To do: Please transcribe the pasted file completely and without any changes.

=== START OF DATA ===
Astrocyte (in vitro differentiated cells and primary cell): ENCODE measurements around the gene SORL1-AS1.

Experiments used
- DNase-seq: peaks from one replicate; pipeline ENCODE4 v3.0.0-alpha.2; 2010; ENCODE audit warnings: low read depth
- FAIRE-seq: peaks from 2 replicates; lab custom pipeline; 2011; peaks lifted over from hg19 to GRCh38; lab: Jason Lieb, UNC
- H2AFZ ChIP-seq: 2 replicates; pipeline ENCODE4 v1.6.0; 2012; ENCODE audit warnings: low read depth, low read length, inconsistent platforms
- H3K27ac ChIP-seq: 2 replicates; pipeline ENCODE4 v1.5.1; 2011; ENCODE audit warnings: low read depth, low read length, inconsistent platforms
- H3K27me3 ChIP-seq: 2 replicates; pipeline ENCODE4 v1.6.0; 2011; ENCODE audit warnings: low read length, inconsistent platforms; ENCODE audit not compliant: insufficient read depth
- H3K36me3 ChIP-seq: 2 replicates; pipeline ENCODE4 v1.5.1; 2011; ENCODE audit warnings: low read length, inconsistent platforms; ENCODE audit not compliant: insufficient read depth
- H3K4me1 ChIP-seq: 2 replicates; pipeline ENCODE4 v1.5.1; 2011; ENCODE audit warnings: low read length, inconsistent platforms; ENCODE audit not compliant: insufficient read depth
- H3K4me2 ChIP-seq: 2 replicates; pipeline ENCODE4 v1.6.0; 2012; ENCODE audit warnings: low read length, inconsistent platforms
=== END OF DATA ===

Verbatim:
Astrocyte (in vitro differentiated cells and primary cell): ENCODE measurements around the gene SORL1-AS1.

Experiments used
- DNase-seq: peaks from one replicate; pipeline ENCODE4 v3.0.0-alpha.2; 2010; ENCODE audit warnings: low read depth
- FAIRE-seq: peaks from 2 replicates; lab custom pipeline; 2011; peaks lifted over from hg19 to GRCh38; lab: Jason Lieb, UNC
- H2AFZ ChIP-seq: 2 replicates; pipeline ENCODE4 v1.6.0; 2012; ENCODE audit warnings: low read depth, low read length, inconsistent platforms
- H3K27ac ChIP-seq: 2 replicates; pipeline ENCODE4 v1.5.1; 2011; ENCODE audit warnings: low read depth, low read length, inconsistent platforms
- H3K27me3 ChIP-seq: 2 replicates; pipeline ENCODE4 v1.6.0; 2011; ENCODE audit warnings: low read length, inconsistent platforms; ENCODE audit not compliant: insufficient read depth
- H3K36me3 ChIP-seq: 2 replicates; pipeline ENCODE4 v1.5.1; 2011; ENCODE audit warnings: low read length, inconsistent platforms; ENCODE audit not compliant: insufficient read depth
- H3K4me1 ChIP-seq: 2 replicates; pipeline ENCODE4 v1.5.1; 2011; ENCODE audit warnings: low read length, inconsistent platforms; ENCODE audit not compliant: insufficient read depth
- H3K4me2 ChIP-seq: 2 replicates; pipeline ENCODE4 v1.6.0; 2012; ENCODE audit warnings: low read length, inconsistent platforms